The Pew Research Center's Forum on Religion & Public Life has just released a unique survey of religion on the African continent -- unparalleled in its breadth of geographic and topical coverage. Perhaps its most important finding is that, after years of evangelization almost nine out of 10 Africans are either Christian or Muslim.
"Tolerance and Tension: Islam and Christianity in Sub-Saharan Africa" is the first comprehensive survey of its kind to assess how religion fits into the lives and the societies of countries in the region. It paints a picture of contemporary Africa as a dynamic religious center -- the "final frontier" for Abrahamic faiths to add to their flocks -- but also as a place where tradition and customs remain. Sub-Saharan Africa is a deeply pious region where a majority is conservative in its own beliefs yet tolerant of others', favors religious law yet is also content with democracy, and worries about religious violence and extremism but is more concerned with the lack of jobs. To assess the state of Africa today, spiritually or otherwise, this survey serves as an invaluable guide.
The Pew survey is an impressive exercise in polling, the product of one-on-one interviews with some 25,000 people across 19 countries, representing three-quarters of the population of Africa.
A few findings stand out. First, a majority support democracy in all 19 countries surveyed across religious lines, and in five of those countries -- Ghana, Rwanda, Botswana, Senegal, and Kenya -- support is more than 80 percent. Africans are less concerned about religion than about bread-and-butter issues: unemployment, crime, and corruption. And presumably, they look to governance to solve and religion as salve. For a continent just 60 years independent from colonial rule, such faith in democracy will be seen by many as a hopeful sign.
Equally intriguing is the relationship between religions, one which is, today more than ever, often presented through current events as an antagonistic one. Analysts were appalled to watch the violence between Muslim and Christian communities in Nigeria last month that left hundreds upon hundreds dead. But as the Pew survey finds, tolerance is probably more prevalent than any religious animosity. Pluralities in all countries felt free to practice their faiths and thought it was a good thing that others were free to do the same.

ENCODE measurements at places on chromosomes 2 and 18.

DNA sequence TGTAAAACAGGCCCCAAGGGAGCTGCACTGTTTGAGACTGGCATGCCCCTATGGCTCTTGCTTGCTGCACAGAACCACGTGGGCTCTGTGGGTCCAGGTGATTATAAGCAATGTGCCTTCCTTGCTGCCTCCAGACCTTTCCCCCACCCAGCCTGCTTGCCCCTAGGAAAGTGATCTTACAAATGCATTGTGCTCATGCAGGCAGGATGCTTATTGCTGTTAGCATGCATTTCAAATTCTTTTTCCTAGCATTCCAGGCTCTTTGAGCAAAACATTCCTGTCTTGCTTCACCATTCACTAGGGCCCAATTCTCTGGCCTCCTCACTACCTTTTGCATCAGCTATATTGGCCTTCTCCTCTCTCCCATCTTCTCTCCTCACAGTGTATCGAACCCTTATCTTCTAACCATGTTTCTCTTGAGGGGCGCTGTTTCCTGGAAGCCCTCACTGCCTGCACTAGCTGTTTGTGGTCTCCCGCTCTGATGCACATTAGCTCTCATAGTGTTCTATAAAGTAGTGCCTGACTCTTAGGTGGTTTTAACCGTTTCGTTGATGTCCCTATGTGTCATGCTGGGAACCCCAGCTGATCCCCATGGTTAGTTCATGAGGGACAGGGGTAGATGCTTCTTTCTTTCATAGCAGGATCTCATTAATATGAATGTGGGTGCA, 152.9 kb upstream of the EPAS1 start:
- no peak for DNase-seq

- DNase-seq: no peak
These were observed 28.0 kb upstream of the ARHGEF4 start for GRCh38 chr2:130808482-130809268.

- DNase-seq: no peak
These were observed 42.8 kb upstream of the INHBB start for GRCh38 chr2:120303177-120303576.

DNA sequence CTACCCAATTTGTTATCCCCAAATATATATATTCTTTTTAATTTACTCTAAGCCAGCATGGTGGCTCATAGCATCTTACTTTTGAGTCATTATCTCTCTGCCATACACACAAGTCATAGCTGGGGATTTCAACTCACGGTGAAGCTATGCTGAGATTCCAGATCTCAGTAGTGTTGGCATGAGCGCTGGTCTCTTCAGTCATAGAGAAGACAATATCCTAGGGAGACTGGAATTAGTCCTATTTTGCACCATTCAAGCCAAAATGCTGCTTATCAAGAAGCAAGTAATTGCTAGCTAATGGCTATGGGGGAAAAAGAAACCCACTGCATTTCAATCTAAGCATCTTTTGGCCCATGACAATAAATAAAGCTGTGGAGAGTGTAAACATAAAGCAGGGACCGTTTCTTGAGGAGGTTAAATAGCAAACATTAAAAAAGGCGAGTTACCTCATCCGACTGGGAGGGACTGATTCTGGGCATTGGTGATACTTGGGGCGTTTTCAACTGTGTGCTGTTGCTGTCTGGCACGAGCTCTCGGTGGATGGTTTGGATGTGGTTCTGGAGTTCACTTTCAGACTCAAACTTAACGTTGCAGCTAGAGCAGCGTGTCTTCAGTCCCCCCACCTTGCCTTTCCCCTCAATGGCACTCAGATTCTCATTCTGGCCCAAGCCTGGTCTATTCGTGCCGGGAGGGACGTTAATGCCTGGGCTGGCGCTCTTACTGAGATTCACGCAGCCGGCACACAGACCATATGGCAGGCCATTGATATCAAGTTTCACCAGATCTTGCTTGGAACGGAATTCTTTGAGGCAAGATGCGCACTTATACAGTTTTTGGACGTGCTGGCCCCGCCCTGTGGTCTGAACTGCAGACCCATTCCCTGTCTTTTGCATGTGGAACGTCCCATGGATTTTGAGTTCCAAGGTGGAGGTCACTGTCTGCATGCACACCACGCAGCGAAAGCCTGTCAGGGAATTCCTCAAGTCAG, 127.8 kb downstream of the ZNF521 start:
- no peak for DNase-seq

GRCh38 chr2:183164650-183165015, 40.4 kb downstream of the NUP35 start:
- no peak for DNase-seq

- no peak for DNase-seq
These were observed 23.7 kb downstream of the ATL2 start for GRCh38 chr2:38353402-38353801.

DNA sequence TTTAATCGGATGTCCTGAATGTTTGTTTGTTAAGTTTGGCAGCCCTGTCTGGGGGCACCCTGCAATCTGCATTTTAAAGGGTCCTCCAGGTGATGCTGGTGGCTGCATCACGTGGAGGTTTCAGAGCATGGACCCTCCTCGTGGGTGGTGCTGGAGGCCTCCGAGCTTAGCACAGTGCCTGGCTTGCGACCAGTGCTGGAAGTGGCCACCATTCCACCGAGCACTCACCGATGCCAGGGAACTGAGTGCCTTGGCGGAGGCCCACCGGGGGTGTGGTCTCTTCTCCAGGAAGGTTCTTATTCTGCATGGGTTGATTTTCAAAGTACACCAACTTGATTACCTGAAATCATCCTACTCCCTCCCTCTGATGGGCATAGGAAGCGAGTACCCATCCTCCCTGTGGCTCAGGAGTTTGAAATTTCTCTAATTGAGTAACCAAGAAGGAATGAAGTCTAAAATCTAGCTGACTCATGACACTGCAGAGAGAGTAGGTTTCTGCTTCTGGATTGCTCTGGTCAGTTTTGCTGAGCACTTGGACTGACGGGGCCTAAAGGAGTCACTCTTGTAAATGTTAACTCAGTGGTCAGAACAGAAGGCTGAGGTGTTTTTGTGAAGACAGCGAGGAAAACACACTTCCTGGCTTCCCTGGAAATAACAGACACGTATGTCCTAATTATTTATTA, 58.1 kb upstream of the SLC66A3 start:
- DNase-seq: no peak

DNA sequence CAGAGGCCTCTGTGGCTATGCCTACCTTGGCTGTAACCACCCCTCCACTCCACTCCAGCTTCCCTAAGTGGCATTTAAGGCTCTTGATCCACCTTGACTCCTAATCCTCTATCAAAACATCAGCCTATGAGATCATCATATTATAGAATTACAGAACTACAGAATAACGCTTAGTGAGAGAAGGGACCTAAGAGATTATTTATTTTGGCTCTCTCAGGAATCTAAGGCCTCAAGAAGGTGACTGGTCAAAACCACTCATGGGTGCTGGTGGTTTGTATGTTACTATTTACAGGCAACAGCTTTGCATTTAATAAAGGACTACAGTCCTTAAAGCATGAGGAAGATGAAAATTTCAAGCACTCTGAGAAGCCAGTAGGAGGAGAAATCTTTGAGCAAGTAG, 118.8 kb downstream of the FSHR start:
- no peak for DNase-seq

Only a third of respondents from all countries saw religious violence as a problem. However, between the two faiths, some 43 percent of Christians believed their Muslim counterparts to be "violent," while 20 percent of Muslims felt that way about Christian peers. At a time when counterterrorism experts increasingly worry that West Africa, the Sahel, and the Horn of Africa will be breeding grounds for the next al Qaeda affiliates, minority of respondents expressed similar concerns. Interestingly however, they mostly worry about their own: "in almost all countries in which Muslims constitute at least 10% of the population, Muslims are more concerned about Muslim extremism than they are about Christian extremism, while in a few overwhelmingly Christian countries, including South Africa, Christians are more concerned about Christian extremism than about Muslim extremism." Only minorities in both faiths say violence is sometimes justified in the name of religion.
Religious conversion, another hot-button issue, is also addressed in the survey. Although missionaries are certainly nothing new in Africa, today as much as ever, evangelizers are spreading through the continent to look for converts, knowing that, as Europe's and the West's religiosity wanes, the strength of church and mosque will come from this southern continent. The survey finds little evidence that Muslims and Christians are switching to the others' faiths, however. Among the sects, most African Muslims are Sunni; Christians are divided between Catholics and a range of Protestants, with a large number of Pentecostals among the latter group.